This type of injunction keeps things in the status quo during a legal proceeding and should not be seen as giving any indication on what the final decision after trial would be,

  5. @CM: Southwest is most certainly not a ULCC and never was. But yes, it’s called a “low cost” carrier and I suppose that’s simply because they don’t offer some of the luxuries that the traditional carriers offer such as first/business class, airport lounges, etc. Perhaps, they may also be called that because they haven’t had to pay union rates to employees at the level that the majors do. To me, none of that makes WN a “low cost” carrier at all, just one with a different business model. Same can be said for JetBlue – which I’ve seen referred to as a ULCC. Which is also BS.

  6. I agree that every time I check SW they are way more expensive, UNLESS you qualify for a “GetAway” Fare. I think their only value is the great cancellation policy, which nobody else had until Covid. But does it serve them? My sister is a big SW flyer but she books 5 flights not knowing which one she’ll actually use, and cancels the others once she knows.

  7. @AngryFlier: “Southwest is most certainly not a ULCC and never was”. It certainly was, and served as the model in that rôle for Ryanair and EasyJet in Europe.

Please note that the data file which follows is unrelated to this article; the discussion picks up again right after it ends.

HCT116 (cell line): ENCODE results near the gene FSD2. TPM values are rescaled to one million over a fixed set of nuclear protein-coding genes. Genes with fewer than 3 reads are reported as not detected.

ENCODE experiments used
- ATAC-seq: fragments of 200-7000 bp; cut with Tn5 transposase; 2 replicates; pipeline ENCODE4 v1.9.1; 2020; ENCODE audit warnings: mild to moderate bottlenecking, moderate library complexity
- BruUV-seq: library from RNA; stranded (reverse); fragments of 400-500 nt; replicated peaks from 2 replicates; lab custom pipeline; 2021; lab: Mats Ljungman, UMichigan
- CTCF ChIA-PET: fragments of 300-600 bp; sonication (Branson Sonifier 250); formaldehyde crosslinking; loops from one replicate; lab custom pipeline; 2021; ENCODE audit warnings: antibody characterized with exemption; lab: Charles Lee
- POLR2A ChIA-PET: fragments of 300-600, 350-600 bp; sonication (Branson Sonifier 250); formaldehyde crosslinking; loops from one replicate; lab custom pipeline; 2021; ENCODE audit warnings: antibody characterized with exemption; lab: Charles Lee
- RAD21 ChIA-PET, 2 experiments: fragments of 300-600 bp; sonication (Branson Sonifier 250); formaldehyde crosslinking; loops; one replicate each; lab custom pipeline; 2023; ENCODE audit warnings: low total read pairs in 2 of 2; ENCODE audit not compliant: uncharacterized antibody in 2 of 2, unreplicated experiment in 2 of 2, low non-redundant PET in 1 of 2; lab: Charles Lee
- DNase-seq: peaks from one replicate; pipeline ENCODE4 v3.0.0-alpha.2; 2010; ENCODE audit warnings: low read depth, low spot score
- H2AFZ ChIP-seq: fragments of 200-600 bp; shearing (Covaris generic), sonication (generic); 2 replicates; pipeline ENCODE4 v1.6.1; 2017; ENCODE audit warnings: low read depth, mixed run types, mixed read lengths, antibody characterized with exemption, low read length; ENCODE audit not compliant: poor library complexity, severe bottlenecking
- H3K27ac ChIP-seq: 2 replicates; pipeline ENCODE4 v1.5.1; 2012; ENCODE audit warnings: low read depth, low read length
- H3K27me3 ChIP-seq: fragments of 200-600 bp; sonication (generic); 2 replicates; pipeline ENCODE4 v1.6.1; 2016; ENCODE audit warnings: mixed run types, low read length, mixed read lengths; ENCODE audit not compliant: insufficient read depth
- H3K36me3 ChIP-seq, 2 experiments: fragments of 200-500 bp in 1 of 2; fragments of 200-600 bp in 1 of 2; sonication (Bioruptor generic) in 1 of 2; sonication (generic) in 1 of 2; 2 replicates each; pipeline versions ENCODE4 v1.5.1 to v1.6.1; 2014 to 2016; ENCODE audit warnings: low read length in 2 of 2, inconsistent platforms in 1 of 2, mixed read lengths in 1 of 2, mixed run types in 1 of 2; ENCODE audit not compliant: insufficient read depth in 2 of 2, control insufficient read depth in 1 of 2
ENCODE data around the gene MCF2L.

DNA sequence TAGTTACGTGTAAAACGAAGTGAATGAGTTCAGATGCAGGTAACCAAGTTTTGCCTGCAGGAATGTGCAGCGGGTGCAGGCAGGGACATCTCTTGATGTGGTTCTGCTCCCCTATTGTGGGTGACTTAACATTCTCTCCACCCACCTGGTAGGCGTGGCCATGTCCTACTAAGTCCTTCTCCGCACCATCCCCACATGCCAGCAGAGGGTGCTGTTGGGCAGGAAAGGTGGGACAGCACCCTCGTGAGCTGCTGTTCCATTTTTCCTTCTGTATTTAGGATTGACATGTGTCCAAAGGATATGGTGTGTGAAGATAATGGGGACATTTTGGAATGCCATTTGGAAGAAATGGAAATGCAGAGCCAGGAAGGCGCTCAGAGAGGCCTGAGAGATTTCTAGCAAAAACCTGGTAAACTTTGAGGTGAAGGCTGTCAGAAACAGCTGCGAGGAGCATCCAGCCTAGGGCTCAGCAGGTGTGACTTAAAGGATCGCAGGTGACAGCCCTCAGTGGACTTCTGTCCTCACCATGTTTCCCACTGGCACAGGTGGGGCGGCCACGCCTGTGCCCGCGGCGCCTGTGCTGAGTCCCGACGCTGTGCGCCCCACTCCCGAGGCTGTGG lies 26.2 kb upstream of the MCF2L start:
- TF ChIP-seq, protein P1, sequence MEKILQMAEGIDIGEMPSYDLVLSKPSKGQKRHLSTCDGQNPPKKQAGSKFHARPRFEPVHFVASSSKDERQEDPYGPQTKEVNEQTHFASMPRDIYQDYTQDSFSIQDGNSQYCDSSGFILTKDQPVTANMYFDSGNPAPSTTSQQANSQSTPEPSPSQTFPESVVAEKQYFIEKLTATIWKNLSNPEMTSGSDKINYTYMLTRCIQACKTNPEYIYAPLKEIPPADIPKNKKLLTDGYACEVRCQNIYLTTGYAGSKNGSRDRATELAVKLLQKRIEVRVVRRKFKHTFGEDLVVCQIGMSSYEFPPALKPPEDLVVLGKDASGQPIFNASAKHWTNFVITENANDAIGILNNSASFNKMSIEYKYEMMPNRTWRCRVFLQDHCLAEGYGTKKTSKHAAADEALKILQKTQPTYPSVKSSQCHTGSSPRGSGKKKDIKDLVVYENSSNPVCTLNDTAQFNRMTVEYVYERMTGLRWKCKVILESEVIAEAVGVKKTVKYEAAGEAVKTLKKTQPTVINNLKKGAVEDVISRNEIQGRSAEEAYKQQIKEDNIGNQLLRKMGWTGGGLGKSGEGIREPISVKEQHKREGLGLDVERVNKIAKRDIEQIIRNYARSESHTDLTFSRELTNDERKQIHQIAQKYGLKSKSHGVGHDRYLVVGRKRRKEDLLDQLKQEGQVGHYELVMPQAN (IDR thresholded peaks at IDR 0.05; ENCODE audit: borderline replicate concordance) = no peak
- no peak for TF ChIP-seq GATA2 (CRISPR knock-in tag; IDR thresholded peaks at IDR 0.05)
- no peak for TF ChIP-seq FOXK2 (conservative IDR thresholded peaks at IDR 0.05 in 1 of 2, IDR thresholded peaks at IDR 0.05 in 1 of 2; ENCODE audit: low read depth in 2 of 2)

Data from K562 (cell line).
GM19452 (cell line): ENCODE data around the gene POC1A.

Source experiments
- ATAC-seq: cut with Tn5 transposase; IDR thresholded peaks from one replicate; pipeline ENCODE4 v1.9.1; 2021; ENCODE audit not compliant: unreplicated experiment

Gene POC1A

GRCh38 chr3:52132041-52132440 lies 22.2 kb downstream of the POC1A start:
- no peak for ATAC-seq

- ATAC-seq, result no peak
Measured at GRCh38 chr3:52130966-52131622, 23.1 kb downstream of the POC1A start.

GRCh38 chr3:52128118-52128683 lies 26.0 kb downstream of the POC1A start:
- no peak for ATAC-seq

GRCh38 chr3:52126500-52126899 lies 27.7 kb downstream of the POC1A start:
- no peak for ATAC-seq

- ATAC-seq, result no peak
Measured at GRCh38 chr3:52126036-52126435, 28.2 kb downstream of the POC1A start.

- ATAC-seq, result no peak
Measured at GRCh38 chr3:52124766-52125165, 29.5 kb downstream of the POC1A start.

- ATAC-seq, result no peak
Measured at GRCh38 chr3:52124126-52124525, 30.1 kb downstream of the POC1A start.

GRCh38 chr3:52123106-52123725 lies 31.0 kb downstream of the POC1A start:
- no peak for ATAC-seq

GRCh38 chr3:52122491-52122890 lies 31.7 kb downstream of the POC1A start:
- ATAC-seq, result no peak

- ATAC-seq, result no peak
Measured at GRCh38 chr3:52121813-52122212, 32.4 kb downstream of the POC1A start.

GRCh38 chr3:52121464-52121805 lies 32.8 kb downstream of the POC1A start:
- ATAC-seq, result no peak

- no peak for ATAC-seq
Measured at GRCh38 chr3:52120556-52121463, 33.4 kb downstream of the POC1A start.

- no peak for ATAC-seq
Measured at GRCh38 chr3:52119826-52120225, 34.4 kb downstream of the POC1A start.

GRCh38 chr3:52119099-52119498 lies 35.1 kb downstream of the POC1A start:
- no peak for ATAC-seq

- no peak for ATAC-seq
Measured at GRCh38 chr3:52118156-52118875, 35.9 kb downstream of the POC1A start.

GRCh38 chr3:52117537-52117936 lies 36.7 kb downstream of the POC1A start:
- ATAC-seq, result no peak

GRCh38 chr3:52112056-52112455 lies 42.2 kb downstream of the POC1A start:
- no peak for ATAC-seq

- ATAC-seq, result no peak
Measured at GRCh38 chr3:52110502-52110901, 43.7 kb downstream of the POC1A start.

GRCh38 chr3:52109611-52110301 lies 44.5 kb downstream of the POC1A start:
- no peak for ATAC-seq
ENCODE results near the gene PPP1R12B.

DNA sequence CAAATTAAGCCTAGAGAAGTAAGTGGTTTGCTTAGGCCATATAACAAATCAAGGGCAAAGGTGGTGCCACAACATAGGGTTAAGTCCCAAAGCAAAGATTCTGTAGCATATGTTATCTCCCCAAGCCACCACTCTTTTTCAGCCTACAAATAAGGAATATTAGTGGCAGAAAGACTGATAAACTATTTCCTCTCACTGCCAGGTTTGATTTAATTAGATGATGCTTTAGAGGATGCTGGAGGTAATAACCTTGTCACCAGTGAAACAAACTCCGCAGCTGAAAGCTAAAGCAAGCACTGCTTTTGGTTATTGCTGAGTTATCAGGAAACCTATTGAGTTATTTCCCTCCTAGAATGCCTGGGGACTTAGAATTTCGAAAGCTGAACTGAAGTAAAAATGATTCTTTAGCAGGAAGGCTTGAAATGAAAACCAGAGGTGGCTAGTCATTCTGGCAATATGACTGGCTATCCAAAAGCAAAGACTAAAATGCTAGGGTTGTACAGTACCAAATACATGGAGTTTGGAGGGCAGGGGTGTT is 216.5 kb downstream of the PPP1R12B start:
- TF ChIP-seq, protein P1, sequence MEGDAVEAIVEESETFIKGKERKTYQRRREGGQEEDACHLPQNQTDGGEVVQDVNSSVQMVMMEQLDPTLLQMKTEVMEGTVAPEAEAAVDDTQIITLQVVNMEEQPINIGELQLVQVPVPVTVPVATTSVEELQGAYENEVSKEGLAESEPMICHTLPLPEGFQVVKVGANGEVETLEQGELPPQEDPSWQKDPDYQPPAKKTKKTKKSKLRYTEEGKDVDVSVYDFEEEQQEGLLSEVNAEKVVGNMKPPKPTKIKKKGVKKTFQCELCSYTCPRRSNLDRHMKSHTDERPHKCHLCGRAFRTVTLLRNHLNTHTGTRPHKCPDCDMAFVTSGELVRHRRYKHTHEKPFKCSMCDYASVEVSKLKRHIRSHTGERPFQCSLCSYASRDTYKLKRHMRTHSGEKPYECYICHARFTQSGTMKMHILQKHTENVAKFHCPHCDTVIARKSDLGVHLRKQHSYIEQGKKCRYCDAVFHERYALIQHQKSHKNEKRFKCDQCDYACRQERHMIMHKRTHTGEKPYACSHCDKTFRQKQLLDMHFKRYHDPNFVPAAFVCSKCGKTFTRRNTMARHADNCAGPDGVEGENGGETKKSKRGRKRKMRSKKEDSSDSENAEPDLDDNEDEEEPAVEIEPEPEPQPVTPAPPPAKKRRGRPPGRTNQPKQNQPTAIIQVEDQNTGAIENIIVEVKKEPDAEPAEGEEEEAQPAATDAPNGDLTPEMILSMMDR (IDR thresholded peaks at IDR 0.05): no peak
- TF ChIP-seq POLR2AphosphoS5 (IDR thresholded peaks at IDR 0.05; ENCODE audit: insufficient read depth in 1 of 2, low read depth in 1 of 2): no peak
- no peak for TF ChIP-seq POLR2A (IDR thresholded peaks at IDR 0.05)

8. How dare anyone use data freely available on the internet? No wonder Southwest is bullying – er, stopping them.

  9. Southwest airlines is the worst airline in the USA. They lie in their ads and to their customers. They secure your money by offering cheap flights and favorable scheduling but almost always changes or cancels those flights. What they offer as alternative flights are 3-4 times longer and inconvenient hours, They stole $500 from me because after I complained about lousy flights as my expiration date came closer, they told me they would extend it for six months. It never happened and I had no proof because the promise was done in a phone conversation. They eventually told me that conversation never happened and to pound sand. I will never fly on Southwest again.

  10. Why do people think that an airline should not be able to control where their product is sold?

  11. As someone has pointed out, the ruling is not final.

    Playing devil’s advocate here, if there’s one thing that forced Airlines to compete only on cost and to ruthlessly and dishonestly cut services, it is airline price comparison sites.

    I rely on Skyscanner, but just like kiwi and all the others, their product has not changed in at least 10 years. Flying has dozens of variables that could be really cleverly presented in a search engine that showed customers value. Instead it becomes a race to the bottom about headline price.

    This strategy serves the price comparison sites well because they rely simply on traffic and commissions. For the consumer –
    who endlessly complains about standards and surprise charges – I cannot see that it really does help to have the product stripped back to merely one data point.

    Price comparison began as simplification but these days it often looks a lot like rent-seeking. South West probably doesn’t agree that a percentage of its margins needs to go to someone else simply because they have a higher search engine ranking.